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Thursday, 15 July 1926


Senator ANDREW (Victoria) . - This is one of the most important measures that has been introduced in this chamber during my short term in the Senate. Under an agreement entered into between the Commonwealth Government and the British Government in April of last year, a large sum of money is to be made available by the British Government by way of loan on the most liberal terms. As the proposed scheme is an extensive one, and a minister with his numerous departmental duties to attend to could not possibly give it his personal attention, the Government proposes to appoint a commission, which will be subservient to Parliament, to control the work of development and migration. Frequent reference has been made to the allegation that migrants of an undesirable type reach Australia ; but it is hoped that in consequence of the additional vigilance which will be displayed by the authorities only those who are men tally and physically fit, and who are likely to make good citizens, will in future be permitted to come here. As has been frequently stated, our population should be much larger, and I am sure it is the desire of every one that a great number of Britishers will settle in the Commonwealth. Some honorable senators opposite seem to be under the impression that migrants are to be picked up in a haphazard way in the big cities of Great Britain; but it is the intention of the authorities to select only suitable migrants from all parts of the British Isles. I remind Senator Hoare, who continually used the word "English," that I, as a descendant of Scottish parents, prefer the term " British," which includes all citizens of the British Isles. As Senator Barnes and others are under the impression that there' is insufficient land available in Australia for our own people who desire to engage in rural pursuits, I have interviewed the Closer Settlement Board in order to ascertain the position in regard to land settlement in this State. I was supplied by it this morning with the following information: -

The number of local settlers placed on the land under the Closer Settlement Act and the Discharged Soldier Settlement Act from the 30th June, 1923, to the 30th June, 1926, is 4,561. The land allotted to that number was 1.422.357 acres.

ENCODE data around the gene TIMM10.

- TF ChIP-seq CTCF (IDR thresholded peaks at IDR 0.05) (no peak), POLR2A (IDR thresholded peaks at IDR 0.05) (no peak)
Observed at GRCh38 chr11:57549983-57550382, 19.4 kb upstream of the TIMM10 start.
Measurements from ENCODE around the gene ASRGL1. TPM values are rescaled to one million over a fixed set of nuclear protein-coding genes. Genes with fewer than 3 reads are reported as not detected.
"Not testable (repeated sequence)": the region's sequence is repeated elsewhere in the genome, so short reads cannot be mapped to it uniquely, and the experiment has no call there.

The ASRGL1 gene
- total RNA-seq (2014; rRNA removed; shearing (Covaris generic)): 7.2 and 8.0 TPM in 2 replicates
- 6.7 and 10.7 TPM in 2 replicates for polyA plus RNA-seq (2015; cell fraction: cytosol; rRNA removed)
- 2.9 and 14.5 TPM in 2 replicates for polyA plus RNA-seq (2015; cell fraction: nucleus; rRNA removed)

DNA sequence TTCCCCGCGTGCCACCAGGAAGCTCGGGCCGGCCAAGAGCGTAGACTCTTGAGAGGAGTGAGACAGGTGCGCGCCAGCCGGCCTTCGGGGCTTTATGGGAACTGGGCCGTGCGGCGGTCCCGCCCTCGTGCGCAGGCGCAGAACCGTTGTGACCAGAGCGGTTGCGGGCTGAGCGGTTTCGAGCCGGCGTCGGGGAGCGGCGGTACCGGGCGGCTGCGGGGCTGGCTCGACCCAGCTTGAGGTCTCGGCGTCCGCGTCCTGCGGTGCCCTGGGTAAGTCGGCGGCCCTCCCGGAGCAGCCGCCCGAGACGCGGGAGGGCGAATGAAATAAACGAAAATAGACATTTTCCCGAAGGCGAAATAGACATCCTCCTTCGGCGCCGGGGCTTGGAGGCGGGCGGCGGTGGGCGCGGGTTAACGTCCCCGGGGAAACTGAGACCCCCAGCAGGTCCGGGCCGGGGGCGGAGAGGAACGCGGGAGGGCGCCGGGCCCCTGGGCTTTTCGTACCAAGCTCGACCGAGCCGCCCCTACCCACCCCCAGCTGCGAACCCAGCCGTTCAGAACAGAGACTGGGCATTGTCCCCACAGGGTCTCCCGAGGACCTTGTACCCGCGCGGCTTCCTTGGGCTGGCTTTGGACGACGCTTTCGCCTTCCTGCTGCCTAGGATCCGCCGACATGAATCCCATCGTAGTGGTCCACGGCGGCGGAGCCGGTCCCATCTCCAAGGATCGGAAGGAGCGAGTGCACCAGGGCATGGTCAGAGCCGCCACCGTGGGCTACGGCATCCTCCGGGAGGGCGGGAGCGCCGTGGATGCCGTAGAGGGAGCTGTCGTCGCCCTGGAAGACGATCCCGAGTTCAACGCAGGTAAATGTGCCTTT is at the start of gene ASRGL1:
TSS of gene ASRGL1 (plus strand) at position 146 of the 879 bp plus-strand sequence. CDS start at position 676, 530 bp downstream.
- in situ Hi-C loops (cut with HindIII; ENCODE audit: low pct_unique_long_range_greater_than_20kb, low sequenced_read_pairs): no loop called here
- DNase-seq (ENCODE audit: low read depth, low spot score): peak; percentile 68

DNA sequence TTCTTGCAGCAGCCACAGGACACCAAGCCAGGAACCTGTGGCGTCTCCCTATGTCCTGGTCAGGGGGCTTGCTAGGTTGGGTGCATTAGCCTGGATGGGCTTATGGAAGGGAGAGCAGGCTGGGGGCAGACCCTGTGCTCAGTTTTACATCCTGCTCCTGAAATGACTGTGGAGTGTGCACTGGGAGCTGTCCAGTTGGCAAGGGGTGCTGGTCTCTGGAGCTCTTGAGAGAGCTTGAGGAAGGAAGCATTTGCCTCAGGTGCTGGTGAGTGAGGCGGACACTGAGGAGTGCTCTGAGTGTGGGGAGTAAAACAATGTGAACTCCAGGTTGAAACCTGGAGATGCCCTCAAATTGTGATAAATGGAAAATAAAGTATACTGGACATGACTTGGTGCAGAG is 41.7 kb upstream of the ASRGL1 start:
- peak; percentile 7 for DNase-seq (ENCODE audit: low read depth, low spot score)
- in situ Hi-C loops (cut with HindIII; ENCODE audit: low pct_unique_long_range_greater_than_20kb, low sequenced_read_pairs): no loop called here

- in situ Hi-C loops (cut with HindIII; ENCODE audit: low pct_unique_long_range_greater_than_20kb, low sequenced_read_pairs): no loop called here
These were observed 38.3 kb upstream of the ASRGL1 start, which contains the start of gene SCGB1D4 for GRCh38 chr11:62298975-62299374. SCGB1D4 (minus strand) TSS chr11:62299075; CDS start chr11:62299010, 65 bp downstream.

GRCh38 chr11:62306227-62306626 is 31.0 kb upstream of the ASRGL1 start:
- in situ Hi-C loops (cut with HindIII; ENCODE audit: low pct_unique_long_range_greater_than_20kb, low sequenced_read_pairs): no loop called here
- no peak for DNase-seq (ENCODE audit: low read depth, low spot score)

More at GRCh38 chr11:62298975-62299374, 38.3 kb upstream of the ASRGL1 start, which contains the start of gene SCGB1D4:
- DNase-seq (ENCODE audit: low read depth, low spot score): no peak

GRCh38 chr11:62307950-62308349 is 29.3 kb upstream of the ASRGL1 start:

Senator Grant - What is the value of the land?


Senator ANDREW - It varies according to the locality.


Senator Grant - What have the returned soldiers to pay for the land they assisted to protect?


Senator ANDREW - The Government have repatriated soldiers at a cost of several millions. The Closer Settlement Board further states -

The area of land purchased by the Closer Settlement Board available for application is 102 blocks consisting of 15,233 acres. The area of land purchased by the State Rivers and Water Supply Commission available for application comprises 72 blocks consisting of 4,255 acres.

Payments for that land can be made over a period of 36½ years.


Senator Barnes - Will the Government assist intending settlers on that land by advancing them £1,000 as is proposed under this agreement?


Senator ANDREW - The State Government will advance £625 to settlers for the purchase of stock and implements.


Senator Givens - The best settlers we have had in. Australia started on the land without any financial assistance.


Senator ANDREW - The Victorian Mallee lands have produced magnificent wheat yields, and according to the information supplied by the Closer Settlement Board there are 248 Mallee blocks consisting of 226,590 acres available at the present moment.







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